Bob is correct on the highest recorded temperature, at least from the last time I checked. People do tend to exaggerate temperatures.
Well, it's a bit unfair to quote statistics that for the most part only come from places where people have the money to put into these surveys. Many parts of the world are probably just as hot as Death Valley, but no one has ever recorded the temperatures. It is impossible for those who do these recordings to be everywhere, especially in very remote, very poor countries that no one has an interest in going to. And how many temperatures, even in Death Valley, have turned up, but gone unrecorded because no one was there to record them?
Take a look at Dallol, Ethiopia, which has the record for the average highest temperature on Earth. Who knows what the highest temperature in this region, which is extremely remote and virtually unknown to most westerners until recently, might at one time have been?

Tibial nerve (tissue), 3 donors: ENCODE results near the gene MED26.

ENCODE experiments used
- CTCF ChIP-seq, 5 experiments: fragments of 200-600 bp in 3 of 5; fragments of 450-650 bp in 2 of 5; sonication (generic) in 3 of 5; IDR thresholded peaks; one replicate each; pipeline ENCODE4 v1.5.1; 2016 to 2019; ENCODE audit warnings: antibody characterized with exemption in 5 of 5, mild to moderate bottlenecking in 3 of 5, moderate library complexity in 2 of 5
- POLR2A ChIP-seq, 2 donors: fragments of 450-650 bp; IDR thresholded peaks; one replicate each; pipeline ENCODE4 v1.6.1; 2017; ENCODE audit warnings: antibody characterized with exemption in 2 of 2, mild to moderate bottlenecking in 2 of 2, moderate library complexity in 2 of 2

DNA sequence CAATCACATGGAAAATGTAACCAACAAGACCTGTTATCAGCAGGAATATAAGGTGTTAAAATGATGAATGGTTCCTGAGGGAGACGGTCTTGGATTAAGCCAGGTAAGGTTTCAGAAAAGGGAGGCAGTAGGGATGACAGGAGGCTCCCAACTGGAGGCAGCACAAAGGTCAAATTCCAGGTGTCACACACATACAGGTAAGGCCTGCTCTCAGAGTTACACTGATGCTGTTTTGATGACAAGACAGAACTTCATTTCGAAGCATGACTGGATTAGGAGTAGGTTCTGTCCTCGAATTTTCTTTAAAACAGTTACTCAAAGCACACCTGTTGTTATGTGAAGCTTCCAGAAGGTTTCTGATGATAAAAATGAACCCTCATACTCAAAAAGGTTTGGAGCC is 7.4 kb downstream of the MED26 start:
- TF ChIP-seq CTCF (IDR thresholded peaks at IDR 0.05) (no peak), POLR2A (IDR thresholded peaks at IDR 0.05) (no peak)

Humidity makes a huge difference in how well one can stand the heat. At least with dry heat you can find shade and get relief that way. Even with lower temperatures, humid heat is unrelenting. You can't get away from it unless you have an enclosed, air conditioned place. The air doesn't cool at night. And because of the humidity your perspiration doesn't cool you. So drinking doesn't much help either. A fan only barely. Top that with a far greater number of insects that love the humidity, and you've got really miserable conditions. Getting in a sleeping bag can be awful, even a thin one. Even just a mesh canopy, which stills the air, can exacerbate the misery of the heat. Your clothes are constantly wet from perspiration, but synthetics don't breathe well, so that makes them feel hotter, and they stick to you. Cotton, silk, linen, hemp, pineapple, and bamboo cloth are the only materials that work in these conditions. Wool just feels very hot and holds all your moisture. The danger here is not hypothermia, but hyperthermia, over-heating. You can get very sick and die from heat exhaustion or heat stroke. If the temperature gets high enough, there is a point where just walking takes too much energy. That's why most Southeast Asians get up at dawn, when it is slightly cooler, take a break during mid-day, and are again active in the evening. They think a lot of sun-burned, red-skinned, rolling-with-sweat western tourists have lost their minds.